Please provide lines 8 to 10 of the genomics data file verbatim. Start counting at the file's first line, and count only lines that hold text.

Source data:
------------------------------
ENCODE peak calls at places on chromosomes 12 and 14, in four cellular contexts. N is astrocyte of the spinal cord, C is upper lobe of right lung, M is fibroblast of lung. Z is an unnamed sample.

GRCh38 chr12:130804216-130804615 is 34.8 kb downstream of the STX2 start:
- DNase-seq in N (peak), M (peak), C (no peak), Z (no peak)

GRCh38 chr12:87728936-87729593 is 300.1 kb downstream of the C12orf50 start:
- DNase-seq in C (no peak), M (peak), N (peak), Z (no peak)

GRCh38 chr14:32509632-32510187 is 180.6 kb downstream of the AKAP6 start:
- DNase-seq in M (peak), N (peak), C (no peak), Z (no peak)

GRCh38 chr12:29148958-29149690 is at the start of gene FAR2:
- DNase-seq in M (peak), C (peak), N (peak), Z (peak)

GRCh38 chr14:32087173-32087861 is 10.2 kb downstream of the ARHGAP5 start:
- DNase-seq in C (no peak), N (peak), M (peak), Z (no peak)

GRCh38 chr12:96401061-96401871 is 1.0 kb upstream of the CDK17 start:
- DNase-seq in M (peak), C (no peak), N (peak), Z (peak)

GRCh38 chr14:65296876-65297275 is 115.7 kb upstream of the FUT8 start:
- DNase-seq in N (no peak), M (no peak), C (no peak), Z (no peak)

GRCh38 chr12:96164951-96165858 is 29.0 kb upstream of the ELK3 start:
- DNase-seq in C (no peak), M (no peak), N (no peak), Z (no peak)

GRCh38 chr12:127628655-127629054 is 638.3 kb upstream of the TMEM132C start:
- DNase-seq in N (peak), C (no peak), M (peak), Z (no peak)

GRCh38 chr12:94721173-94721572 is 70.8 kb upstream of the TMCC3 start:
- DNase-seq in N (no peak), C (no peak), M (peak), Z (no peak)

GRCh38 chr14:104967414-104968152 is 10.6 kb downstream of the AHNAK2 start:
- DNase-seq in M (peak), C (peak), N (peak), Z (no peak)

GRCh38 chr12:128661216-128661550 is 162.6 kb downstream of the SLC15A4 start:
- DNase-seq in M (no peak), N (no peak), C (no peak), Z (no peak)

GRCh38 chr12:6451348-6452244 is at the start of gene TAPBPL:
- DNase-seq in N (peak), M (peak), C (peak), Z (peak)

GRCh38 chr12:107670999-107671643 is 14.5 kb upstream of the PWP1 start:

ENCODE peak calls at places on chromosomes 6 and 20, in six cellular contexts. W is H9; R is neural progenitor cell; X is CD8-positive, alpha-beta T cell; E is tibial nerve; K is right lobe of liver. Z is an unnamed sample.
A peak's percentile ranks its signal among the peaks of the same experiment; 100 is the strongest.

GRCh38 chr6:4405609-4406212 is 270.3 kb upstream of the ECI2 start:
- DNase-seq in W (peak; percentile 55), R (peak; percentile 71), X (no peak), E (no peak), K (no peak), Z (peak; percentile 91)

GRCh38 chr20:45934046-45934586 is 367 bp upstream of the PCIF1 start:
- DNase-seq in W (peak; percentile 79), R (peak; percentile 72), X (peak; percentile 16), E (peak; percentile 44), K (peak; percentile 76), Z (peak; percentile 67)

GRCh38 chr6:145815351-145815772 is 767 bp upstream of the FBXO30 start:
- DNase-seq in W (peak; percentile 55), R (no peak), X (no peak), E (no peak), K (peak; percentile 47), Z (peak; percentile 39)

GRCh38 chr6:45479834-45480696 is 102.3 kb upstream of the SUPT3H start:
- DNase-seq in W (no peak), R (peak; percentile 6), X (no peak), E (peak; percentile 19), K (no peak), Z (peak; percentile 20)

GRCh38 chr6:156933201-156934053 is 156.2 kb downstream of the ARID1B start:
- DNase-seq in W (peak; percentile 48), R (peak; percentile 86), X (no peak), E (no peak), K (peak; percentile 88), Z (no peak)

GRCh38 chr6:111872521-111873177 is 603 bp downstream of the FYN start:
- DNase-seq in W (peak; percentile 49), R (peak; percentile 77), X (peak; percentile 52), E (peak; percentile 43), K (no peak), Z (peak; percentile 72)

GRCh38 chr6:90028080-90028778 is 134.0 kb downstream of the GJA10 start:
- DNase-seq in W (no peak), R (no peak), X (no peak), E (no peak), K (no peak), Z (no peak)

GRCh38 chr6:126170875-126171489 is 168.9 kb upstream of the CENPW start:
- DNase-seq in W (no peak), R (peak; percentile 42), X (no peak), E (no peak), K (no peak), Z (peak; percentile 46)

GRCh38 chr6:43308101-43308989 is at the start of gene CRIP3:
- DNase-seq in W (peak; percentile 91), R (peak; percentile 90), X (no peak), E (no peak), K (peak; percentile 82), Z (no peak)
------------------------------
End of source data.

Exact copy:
GRCh38 chr12:29148958-29149690 is at the start of gene FAR2:
- DNase-seq in M (peak), C (peak), N (peak), Z (peak)

GRCh38 chr14:32087173-32087861 is 10.2 kb downstream of the ARHGAP5 start: